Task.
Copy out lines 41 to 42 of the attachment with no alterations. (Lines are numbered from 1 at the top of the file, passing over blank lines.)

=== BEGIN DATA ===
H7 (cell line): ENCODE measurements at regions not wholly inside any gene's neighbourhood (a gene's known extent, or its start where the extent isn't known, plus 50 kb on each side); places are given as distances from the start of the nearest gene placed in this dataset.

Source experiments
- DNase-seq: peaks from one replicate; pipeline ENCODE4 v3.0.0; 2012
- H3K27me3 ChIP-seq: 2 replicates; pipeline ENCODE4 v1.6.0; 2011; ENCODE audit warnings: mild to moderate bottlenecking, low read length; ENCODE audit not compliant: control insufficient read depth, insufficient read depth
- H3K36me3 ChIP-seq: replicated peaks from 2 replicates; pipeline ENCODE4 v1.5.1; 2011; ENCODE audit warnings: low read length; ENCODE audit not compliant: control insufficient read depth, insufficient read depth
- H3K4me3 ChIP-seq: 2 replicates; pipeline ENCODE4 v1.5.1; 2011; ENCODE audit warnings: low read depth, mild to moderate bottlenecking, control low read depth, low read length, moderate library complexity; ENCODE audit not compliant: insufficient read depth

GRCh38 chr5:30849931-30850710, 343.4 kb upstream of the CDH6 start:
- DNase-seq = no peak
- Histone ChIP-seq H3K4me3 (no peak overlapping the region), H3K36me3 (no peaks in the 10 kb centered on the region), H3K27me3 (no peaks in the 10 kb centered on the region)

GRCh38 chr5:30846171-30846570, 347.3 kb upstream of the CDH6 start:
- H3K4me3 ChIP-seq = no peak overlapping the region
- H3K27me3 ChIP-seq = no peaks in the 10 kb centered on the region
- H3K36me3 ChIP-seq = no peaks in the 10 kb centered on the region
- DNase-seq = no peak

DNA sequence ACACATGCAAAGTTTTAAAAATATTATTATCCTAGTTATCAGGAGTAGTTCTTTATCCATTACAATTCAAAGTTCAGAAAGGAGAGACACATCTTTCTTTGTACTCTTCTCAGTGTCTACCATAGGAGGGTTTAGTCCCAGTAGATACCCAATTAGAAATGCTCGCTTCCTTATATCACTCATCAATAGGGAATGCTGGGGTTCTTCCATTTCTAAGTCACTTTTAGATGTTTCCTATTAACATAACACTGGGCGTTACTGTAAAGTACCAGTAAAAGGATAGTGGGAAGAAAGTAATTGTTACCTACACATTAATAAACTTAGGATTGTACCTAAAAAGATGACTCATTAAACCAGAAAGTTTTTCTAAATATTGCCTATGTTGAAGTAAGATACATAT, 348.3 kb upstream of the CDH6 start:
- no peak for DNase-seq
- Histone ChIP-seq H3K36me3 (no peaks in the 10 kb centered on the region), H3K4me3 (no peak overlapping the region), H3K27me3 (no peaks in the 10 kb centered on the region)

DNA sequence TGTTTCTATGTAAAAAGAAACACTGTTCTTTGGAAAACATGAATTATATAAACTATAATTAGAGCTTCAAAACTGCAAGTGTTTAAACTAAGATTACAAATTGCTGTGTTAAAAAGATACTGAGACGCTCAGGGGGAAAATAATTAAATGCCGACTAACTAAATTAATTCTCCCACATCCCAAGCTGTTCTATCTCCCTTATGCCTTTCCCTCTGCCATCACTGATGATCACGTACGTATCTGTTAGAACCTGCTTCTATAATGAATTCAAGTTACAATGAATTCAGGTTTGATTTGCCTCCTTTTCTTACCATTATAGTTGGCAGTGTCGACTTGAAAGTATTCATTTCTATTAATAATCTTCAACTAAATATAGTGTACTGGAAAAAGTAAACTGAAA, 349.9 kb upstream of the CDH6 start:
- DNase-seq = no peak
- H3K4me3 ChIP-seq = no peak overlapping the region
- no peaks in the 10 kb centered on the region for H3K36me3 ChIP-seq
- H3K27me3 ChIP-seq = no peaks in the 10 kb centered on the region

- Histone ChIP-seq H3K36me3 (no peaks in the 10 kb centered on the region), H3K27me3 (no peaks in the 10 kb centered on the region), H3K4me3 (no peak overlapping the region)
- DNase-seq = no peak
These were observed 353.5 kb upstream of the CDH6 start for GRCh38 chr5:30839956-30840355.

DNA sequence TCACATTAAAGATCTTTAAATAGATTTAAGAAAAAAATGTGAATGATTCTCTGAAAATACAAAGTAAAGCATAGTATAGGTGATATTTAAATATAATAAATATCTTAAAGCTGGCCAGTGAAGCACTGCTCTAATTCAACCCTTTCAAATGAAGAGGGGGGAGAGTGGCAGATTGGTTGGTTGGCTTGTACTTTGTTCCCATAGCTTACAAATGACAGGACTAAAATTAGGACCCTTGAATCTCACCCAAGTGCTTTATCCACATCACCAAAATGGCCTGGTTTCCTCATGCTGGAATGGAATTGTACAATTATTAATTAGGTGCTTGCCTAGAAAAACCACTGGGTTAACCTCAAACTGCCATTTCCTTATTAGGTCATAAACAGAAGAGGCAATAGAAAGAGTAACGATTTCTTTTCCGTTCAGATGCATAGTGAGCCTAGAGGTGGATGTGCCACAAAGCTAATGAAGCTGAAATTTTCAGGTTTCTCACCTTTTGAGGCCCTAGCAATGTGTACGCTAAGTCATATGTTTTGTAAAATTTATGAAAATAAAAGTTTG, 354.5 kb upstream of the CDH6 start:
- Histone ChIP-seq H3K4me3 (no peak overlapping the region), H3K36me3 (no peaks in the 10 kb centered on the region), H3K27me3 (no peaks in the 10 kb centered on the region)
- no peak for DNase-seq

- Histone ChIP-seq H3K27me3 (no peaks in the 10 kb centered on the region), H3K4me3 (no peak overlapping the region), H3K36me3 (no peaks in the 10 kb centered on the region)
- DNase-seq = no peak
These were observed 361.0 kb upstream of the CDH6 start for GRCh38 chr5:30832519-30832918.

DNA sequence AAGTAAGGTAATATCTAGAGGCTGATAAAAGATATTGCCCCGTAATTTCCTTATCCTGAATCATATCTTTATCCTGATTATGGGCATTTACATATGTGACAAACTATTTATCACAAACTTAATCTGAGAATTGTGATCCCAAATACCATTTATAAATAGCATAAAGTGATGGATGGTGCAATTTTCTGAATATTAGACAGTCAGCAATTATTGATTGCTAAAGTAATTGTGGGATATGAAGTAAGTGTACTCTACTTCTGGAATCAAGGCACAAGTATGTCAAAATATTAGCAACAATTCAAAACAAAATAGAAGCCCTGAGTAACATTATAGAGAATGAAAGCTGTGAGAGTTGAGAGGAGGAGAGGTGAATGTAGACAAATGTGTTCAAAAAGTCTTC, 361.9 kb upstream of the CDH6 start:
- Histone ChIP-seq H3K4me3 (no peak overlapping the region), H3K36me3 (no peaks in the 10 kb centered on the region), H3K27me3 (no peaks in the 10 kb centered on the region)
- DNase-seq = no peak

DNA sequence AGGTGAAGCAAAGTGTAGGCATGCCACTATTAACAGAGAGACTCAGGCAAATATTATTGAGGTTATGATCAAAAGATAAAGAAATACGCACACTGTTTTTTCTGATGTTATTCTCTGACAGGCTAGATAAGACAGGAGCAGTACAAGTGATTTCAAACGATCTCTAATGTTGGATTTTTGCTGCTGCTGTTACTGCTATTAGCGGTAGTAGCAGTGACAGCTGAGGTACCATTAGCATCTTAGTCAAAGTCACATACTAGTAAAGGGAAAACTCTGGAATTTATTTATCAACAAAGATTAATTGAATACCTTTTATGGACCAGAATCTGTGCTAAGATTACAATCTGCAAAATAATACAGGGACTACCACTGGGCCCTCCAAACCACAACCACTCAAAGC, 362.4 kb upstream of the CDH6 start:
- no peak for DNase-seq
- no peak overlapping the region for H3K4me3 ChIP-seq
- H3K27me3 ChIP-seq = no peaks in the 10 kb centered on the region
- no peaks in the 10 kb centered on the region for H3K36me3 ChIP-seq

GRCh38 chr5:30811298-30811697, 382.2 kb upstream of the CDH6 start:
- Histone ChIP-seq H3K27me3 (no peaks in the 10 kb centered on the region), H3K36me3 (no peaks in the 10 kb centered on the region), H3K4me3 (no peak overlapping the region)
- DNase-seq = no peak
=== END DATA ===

- Histone ChIP-seq H3K27me3 (no peaks in the 10 kb centered on the region), H3K36me3 (no peaks in the 10 kb centered on the region), H3K4me3 (no peak overlapping the region)
- DNase-seq = no peak